New Guidance on Reporting in the Family Courts

Divorce & Matrimonial Finance

15 January 2020

Faced with the competing claims of transparency and privacy, free speech and family life, family law will always incline towards the latter. Its first instincts are protective, guarding the intimacies and lives of its own subject families and, particularly, its children.[1] First and foremost, family proceedings are and remain private matters. This fundamental principle holds fast. However, things are not simply as they were before. Successive Presidents of the Family Division have now expressly addressed the subject in the form of three separate occasions. At the very least, it is clear that the dynamic is being given careful thought. Whilst the guidances do not amount to a tilting of the scales, they are nevertheless guidances specifically designed to address acts of reporting. When President of the Family Division, Sir James Munby issued two guidances on transparency and anonymisation. Sir Andrew McFarlane, the current President, has now (as of October 2018) issued further guidance specifically dealing with applications to lift and vary reporting restrictions.

Translated into practice, the reality remains that on any given morning at the Family Court, it is a safe bet that few if any practitioners in the building have even applied their mind to the possibility that their case that day might be reported on. Were one to even apply one’s mind to the broader question of reporting, it might be said that only the very fabulous and very unlucky need ever worry about a reporter lying in wait. Or, worse still, reporters or, worse still, reporters and their counsel… Hindsight is a beautiful thing and experience what we call our mistakes. Anyhow, I digress. Previously, the shambling and hirsute caricature hack was not the problem. He was merely a symptom. He was a hunched symptom which overloaded the senses with an admixture of last night’s Mild and this morning’s Racing Post (the only paper they ever seemed to read themselves) but a symptom nonetheless. The problem, the disease, was the third-party application itself, the application to lift reporting restrictions with its weighted knot of various, and varyingly useful sources to hack through before any sense of clearing. And that was before the newspaperman, chastened by his deteriorating circulation, was overwhelmed by the age of information with its bloggers coming in over the gates…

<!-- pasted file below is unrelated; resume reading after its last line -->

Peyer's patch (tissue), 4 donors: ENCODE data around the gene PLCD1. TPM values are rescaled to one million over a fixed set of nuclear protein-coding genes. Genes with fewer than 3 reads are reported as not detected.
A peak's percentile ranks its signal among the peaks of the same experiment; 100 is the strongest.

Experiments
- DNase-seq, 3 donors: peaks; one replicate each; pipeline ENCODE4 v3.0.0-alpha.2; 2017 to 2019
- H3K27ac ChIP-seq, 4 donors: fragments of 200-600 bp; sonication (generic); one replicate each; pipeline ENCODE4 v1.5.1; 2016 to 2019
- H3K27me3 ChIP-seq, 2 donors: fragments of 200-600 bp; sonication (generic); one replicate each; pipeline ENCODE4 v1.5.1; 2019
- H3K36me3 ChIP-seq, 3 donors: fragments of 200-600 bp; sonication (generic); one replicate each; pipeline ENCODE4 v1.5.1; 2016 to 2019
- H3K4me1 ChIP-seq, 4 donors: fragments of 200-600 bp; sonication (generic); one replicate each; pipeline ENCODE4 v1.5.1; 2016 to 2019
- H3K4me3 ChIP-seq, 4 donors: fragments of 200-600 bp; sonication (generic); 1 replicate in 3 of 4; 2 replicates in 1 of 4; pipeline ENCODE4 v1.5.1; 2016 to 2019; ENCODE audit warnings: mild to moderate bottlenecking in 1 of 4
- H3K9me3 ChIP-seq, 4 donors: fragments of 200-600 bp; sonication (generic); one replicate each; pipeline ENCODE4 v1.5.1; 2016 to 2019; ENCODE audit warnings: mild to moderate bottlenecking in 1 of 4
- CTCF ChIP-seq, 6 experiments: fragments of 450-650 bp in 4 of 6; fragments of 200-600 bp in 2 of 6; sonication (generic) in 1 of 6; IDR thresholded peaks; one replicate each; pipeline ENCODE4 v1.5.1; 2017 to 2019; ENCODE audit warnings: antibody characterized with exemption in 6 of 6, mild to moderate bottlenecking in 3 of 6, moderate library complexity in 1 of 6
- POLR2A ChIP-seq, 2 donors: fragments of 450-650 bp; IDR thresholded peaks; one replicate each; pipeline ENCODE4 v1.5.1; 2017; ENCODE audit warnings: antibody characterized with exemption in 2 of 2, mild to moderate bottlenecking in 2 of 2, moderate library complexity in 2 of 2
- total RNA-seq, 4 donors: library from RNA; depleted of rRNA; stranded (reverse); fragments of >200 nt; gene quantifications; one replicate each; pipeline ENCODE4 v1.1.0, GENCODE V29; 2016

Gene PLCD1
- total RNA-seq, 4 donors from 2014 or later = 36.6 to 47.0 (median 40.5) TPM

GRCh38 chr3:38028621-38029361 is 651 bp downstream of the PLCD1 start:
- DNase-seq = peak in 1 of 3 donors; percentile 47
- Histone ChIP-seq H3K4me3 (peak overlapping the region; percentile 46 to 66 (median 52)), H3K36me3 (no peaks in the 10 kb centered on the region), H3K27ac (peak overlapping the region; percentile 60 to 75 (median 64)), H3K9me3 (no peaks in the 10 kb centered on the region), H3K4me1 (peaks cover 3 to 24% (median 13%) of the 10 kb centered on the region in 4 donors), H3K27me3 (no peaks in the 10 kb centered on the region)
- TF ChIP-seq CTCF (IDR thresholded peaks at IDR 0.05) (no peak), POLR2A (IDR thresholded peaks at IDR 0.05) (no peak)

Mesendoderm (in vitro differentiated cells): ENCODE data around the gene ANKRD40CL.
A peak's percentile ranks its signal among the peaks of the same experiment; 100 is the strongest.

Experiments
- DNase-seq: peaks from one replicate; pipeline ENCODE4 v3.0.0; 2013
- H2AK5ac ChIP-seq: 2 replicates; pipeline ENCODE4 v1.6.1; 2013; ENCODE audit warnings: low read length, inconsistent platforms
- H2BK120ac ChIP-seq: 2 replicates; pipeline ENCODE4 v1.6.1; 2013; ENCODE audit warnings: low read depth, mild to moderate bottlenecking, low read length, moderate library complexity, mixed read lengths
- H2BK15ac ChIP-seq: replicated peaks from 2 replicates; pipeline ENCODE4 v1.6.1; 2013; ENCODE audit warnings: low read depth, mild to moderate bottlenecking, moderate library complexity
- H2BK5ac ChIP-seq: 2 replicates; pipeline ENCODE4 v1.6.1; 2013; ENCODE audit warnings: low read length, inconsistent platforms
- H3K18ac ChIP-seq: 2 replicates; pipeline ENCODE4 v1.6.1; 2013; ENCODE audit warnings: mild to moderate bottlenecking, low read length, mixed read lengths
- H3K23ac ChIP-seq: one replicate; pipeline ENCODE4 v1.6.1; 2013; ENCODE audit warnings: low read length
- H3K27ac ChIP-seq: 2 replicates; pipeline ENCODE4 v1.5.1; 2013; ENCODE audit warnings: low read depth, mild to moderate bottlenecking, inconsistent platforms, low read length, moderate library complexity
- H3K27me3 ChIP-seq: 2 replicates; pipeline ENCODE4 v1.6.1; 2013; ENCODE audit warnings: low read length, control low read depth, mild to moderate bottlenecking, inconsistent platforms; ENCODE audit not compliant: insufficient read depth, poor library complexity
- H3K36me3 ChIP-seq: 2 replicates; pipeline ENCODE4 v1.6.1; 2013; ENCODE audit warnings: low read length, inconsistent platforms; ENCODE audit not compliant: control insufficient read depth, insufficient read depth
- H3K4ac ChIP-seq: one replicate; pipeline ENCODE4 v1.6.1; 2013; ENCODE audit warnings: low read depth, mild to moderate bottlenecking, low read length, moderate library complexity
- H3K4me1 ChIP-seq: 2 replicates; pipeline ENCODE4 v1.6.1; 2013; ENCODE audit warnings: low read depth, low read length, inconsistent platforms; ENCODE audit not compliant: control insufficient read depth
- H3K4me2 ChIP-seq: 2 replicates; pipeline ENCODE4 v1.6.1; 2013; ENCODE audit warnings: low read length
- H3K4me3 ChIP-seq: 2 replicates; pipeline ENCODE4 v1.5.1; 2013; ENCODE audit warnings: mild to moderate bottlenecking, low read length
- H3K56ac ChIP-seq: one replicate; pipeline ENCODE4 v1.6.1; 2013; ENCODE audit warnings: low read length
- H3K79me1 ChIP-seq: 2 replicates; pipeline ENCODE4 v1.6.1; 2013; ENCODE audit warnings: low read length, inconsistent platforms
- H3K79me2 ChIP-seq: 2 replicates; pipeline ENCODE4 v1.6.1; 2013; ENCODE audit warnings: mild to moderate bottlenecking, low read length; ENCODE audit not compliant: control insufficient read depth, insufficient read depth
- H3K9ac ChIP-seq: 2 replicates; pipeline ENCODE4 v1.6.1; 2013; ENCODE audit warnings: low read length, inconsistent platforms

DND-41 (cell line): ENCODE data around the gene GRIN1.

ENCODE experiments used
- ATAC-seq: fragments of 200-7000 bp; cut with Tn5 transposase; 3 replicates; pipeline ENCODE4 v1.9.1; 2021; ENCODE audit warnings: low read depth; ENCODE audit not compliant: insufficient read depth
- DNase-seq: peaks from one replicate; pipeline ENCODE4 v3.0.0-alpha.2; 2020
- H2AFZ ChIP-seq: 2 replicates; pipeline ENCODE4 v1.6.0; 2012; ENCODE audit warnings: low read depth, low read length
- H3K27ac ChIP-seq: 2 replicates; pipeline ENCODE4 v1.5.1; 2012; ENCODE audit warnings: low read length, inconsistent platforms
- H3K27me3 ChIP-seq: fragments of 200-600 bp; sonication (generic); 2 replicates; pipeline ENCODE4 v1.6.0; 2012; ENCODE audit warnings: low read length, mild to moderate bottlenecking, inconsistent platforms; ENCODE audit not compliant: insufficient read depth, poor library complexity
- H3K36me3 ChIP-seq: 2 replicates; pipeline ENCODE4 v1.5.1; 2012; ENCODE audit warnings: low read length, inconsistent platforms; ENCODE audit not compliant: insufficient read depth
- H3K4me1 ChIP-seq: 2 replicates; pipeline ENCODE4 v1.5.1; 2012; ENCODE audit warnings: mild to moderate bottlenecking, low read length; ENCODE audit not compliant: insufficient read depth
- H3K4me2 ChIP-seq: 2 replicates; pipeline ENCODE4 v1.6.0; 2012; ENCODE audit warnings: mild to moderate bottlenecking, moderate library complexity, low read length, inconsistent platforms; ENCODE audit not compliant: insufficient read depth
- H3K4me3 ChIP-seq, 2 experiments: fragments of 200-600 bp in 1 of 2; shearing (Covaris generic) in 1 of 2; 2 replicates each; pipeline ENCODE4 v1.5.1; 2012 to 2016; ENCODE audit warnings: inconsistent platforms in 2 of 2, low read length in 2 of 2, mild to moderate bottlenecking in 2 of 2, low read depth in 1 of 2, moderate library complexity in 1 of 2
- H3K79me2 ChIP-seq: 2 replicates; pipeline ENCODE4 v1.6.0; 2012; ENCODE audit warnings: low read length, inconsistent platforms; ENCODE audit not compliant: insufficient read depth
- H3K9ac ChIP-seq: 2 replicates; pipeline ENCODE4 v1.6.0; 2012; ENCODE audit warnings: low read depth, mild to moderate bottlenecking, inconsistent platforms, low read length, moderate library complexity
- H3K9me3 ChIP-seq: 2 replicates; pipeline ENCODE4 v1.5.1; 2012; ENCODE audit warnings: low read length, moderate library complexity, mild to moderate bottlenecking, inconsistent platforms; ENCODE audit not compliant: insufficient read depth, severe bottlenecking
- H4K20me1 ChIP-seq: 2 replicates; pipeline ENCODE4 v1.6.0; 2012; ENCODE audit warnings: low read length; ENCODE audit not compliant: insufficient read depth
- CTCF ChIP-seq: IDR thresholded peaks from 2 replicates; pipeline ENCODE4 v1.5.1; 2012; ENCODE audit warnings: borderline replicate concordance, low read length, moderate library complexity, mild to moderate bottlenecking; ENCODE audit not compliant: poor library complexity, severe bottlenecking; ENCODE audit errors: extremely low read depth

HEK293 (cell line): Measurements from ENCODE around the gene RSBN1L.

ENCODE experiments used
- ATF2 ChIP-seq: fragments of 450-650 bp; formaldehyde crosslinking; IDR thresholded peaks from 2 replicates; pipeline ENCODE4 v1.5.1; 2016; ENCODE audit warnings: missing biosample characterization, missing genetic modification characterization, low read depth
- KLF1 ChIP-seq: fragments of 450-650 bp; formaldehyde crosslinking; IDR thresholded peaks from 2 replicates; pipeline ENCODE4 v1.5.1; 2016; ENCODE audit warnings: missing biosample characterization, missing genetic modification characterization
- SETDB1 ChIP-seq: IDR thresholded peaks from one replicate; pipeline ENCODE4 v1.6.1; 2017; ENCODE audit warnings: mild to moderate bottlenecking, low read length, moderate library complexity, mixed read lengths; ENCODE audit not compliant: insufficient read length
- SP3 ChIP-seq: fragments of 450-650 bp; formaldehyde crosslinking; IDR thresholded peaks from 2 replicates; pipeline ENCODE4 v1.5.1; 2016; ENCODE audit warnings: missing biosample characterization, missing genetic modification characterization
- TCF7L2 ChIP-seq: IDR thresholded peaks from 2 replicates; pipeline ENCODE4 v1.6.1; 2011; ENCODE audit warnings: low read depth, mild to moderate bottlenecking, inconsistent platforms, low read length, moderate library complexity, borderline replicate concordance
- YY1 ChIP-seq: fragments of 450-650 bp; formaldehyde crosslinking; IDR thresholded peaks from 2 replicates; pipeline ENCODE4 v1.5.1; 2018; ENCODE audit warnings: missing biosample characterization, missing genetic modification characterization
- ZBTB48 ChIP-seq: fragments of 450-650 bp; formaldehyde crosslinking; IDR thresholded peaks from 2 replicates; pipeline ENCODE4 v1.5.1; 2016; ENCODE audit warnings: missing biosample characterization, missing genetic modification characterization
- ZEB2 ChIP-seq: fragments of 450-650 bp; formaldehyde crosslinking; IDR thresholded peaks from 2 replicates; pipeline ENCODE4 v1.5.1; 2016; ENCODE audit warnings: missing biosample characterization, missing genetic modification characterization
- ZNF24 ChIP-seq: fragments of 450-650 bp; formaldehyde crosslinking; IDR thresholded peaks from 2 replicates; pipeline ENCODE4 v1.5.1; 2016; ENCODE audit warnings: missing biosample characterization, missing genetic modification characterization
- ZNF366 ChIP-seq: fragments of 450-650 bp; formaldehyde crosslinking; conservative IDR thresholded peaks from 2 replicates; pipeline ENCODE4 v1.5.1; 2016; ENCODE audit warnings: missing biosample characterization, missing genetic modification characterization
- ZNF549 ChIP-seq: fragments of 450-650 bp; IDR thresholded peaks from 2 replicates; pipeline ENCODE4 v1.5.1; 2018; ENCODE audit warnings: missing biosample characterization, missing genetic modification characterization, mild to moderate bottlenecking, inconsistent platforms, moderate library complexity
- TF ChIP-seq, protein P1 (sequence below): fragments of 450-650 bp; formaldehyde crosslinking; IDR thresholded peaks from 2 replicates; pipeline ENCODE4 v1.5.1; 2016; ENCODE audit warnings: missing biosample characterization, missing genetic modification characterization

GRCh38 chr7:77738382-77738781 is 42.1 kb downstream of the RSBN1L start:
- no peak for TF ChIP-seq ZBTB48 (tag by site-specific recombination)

The new guidance sets out its intention “to assist the court, the parties and the media in circumstances where a reporter attending court may wish to apply to vary reporting restrictions.”

The guidance continues to offer a brief survey of reporting in the Family Court. The starting point being that family proceedings normally held in private. At rule 27.11 of the FPR 2010, duly accredited representatives of reporting organisations are permitted to attend save where the Court has made an express direction that representatives shall notattend (rule 27.11 (3)). Under a pilot scheme under PD36J rule 27.11 was, in effect, broadened to allow “duly authorised lawyers attending for journalistic, research or public legal educational purposes”. Or, for impolite society, “legal bloggers.”